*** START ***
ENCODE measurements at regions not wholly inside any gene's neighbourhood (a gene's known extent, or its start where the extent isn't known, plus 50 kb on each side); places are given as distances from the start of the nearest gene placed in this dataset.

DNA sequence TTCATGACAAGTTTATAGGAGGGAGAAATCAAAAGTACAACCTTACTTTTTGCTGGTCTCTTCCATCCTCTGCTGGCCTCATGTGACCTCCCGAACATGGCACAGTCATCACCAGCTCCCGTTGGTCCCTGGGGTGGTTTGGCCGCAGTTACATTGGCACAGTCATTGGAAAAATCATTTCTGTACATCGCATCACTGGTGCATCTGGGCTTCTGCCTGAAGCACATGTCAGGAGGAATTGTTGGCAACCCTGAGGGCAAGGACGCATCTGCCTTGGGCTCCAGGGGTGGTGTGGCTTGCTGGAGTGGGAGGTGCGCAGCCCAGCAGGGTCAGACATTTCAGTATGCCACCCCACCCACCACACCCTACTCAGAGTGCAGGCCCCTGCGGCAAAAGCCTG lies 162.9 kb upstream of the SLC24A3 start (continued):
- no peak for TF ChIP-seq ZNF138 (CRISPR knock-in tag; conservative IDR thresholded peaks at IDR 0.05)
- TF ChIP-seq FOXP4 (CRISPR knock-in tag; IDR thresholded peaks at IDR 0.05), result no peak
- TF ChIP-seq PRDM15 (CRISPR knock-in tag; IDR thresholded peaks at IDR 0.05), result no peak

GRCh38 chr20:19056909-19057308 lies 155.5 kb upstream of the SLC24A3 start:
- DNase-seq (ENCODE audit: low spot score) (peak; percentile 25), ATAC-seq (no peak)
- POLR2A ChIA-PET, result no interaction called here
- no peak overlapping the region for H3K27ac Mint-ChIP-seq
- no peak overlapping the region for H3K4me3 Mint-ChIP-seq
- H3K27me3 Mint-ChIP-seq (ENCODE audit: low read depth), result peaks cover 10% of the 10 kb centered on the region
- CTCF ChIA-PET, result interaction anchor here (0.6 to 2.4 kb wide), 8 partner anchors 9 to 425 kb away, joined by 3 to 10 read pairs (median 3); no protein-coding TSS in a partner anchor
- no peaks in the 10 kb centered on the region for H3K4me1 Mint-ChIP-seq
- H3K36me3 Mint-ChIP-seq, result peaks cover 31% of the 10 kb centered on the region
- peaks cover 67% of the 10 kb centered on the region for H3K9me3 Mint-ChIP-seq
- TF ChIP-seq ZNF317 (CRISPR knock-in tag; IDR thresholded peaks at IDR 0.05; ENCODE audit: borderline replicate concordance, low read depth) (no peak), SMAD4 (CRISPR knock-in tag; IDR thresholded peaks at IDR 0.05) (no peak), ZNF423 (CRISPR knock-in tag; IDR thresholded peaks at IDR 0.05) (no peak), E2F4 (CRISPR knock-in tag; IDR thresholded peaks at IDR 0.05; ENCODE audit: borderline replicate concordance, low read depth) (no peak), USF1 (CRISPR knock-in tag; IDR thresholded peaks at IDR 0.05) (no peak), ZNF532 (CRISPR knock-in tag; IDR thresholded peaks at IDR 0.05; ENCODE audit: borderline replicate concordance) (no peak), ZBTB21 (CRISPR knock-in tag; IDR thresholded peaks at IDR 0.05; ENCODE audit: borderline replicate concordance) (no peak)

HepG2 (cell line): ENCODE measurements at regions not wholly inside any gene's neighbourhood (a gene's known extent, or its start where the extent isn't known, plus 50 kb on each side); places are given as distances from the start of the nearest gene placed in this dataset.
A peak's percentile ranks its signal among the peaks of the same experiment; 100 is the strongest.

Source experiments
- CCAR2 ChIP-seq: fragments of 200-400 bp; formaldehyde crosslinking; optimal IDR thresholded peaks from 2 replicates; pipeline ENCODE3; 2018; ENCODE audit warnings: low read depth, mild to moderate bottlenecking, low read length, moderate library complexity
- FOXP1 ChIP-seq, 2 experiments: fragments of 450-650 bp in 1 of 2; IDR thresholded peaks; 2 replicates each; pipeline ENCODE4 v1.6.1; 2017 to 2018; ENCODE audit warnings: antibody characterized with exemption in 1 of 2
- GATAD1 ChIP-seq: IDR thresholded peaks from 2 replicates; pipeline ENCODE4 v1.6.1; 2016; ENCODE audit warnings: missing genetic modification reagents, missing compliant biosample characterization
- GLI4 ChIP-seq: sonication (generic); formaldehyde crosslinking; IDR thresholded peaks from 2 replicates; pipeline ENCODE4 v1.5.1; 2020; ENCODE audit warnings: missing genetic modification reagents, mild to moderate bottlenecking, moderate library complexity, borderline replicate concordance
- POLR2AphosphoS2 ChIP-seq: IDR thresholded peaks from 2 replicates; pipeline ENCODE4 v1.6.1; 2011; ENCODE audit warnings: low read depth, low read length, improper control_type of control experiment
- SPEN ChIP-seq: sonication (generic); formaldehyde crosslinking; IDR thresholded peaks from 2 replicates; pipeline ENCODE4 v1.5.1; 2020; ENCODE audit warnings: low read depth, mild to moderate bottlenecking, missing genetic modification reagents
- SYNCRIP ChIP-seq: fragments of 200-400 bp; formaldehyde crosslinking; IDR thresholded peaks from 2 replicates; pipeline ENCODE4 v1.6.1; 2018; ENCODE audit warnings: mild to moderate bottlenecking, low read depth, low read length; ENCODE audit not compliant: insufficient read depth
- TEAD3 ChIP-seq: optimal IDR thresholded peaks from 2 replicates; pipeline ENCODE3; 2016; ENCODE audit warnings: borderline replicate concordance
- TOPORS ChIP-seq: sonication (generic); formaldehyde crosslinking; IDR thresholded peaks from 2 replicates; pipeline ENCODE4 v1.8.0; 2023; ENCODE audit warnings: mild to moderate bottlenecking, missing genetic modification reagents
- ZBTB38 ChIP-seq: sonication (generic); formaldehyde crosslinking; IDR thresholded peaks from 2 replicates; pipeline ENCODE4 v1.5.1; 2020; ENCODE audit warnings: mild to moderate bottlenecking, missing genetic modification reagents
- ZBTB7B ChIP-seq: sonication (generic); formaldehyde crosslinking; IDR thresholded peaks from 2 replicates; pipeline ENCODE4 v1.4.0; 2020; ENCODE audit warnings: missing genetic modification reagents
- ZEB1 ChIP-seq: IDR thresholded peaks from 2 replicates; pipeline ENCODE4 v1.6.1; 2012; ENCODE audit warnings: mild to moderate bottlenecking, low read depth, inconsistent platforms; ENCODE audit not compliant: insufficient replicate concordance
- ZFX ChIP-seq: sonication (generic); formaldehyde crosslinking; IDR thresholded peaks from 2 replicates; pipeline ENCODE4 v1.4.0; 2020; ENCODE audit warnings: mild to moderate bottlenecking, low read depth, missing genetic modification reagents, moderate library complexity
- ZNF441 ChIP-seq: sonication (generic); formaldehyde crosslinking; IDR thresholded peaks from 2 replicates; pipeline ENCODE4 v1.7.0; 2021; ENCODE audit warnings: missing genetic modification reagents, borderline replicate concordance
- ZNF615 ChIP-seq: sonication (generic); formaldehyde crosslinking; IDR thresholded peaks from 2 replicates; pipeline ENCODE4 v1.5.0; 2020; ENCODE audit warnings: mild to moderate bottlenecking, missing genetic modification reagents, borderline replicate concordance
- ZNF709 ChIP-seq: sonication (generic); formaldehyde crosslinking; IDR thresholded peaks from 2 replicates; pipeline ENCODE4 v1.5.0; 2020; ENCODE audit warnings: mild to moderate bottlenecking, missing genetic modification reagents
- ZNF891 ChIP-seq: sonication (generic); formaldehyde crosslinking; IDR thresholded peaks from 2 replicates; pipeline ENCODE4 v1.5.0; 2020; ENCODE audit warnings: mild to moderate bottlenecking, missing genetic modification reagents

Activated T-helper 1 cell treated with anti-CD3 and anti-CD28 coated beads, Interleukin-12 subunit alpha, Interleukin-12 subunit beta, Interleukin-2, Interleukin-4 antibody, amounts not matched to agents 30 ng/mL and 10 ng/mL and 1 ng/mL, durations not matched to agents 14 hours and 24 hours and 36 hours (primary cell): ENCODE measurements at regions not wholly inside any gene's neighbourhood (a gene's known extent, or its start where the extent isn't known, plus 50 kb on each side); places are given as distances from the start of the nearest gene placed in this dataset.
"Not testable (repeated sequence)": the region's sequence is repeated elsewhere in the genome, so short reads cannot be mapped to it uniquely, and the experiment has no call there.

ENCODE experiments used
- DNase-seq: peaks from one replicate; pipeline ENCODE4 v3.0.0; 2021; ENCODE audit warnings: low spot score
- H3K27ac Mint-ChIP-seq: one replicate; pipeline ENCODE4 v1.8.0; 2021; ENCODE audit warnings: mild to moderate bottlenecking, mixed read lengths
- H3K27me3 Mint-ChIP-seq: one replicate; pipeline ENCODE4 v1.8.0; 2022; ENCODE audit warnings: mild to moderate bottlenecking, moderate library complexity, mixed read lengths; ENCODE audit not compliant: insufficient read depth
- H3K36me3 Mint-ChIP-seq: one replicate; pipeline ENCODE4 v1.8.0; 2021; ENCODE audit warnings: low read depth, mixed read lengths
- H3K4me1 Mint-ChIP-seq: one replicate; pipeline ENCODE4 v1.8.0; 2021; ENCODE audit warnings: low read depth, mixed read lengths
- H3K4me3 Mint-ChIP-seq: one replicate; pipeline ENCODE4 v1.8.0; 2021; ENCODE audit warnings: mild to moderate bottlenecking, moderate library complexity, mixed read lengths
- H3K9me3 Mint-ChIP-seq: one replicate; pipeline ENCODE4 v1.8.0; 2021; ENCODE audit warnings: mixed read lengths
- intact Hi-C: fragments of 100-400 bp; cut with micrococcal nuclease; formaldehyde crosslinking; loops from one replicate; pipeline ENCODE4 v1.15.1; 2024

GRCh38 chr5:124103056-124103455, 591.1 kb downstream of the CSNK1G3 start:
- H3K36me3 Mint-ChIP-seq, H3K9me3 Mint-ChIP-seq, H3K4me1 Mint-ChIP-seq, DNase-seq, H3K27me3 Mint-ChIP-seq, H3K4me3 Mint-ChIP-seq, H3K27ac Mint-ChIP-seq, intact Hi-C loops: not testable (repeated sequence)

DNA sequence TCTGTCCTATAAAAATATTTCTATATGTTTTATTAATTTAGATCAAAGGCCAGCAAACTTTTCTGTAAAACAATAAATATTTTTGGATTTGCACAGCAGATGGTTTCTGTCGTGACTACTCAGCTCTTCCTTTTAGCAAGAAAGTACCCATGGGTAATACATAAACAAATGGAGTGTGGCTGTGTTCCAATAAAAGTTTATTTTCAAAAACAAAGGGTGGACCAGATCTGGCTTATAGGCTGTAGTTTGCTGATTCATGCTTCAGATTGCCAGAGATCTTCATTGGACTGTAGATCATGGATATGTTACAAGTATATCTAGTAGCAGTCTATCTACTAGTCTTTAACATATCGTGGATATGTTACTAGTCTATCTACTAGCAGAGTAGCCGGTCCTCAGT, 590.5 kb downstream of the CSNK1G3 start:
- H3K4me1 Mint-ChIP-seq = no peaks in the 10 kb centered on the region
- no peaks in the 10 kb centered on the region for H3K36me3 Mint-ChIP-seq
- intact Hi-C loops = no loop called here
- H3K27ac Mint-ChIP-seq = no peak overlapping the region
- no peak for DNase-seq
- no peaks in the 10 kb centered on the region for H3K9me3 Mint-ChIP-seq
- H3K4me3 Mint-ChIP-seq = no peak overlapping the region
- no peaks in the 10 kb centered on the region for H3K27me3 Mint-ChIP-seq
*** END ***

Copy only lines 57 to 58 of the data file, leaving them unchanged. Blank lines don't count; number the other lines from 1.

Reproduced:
- H3K4me3 Mint-ChIP-seq = no peak overlapping the region
- no peaks in the 10 kb centered on the region for H3K27me3 Mint-ChIP-seq